4. Baraboo, WI
Kids didn’t bat an eye when they saw elephants bathing in the Baraboo River: Ringling Bros. once made its headquarters in Baraboo. By the turn of the last century, it took 100 railroad cars to transport the circus’ 1,500 employees, animals, gear and opulently decorated parade wagons. When it bought out Barnum & Bailey in 1916, it had every right to call itself “the greatest show on earth.”
Clowns, trapeze artists and Vanna the baboon dazzle at the Circus World Museum, a monument to how the traveling show introduced frontier towns to art, music, exotic animals and marvels like electric lights. The masterfully restored wagons and lithographic ads are an Aladdin’s cave of American folk art.
“Nothing is too good for Baraboo,” Albrecht Ringling, oldest of the seven Ringling brothers who grew up in town, said while gilt was being applied to columns in a theater he built and artists were painting a French Baroque mural on the fire curtain. “The Al” opened in 1915, though vaudeville has yielded to concerts, musicals and talkies accompanied by a 1928 Barton organ.
You can’t go to this durable Midwestern town without experiencing powerful moments of déjà vu that emerge from the collective unconsciousness of America. On the lawn of the historic courthouse, folks gather on summer nights, kids in jammies, for concerts and movies. Adjacent to the town square are a handsome 1903 public library, galleries, antiques shops, German bakeries and two bookshops. (The Village Booksmith holds bring-your-own-supper showings of “Downton Abbey” in the uncut British version.)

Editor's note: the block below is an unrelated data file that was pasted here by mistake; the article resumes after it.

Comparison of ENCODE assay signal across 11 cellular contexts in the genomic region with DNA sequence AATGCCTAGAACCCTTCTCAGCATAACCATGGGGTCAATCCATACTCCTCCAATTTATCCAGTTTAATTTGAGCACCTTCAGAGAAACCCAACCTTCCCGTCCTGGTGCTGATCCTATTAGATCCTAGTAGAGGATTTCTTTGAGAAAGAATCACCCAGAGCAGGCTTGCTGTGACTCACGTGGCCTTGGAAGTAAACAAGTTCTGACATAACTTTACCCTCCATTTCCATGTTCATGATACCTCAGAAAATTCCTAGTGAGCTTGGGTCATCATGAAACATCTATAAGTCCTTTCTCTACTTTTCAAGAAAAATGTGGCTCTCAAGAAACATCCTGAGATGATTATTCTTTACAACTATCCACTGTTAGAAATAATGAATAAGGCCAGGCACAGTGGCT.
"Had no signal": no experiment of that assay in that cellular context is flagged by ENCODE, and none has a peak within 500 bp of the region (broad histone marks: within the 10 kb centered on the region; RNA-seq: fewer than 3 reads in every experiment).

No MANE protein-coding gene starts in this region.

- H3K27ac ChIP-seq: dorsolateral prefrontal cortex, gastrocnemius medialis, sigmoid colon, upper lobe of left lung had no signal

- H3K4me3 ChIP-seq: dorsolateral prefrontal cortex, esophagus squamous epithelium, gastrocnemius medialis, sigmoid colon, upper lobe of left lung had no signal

Two big parades every year show off wagons from Circus World, marching bands and belly dancing. “That’s always controversial,” says Greg DeSanto, executive director of Baraboo’s International Clown Hall of Fame and Research Center.
North of town, the Baraboo/Sauk County branch of the University of Wisconsin—“Boo U”— reaches into the community with concerts, plays, lectures and exhibitions.
The nearby Baraboo Hills offer naturalists and geologists textbook terrain scoured by ancient glaciers, later the meeting place of Midwestern forest and prairie. This landscape inspired the first generation of American conservationists, beginning with John Muir, raised in nearby Portage.
In 1973 a pair of Cornell University students landed at a Baraboo Hills horse farm, now home to the International Crane Foundation. Walking trails on the campus, where all 15 extant crane species are bred and studied—including the extremely rare whooping crane—bring home the preciousness of these critically endangered birds. To hear them bugle in unison is magic.
Aldo Leopold sometimes heard cranes on the abandoned farm by the Wisconsin River where he watched the seasons turn. He read the story of man’s relationship with nature in the rings of a tree he was forced to fell—the “good oak” described in A Sand County Almanac, a bible of the American conservation movement. At the Leopold Center, about 15 miles northeast of Baraboo, you can see Aldo’s shack, walk through groves of pine he planted and remember a visionary who, by rights, gets the last word.
“Our ability to perceive quality in nature begins, as in art, with the pretty. It expands through successive stages of the beautiful to values as yet uncaptured by language. The quality of cranes lies, I think, in this higher gamut, as yet beyond the reach of words.”
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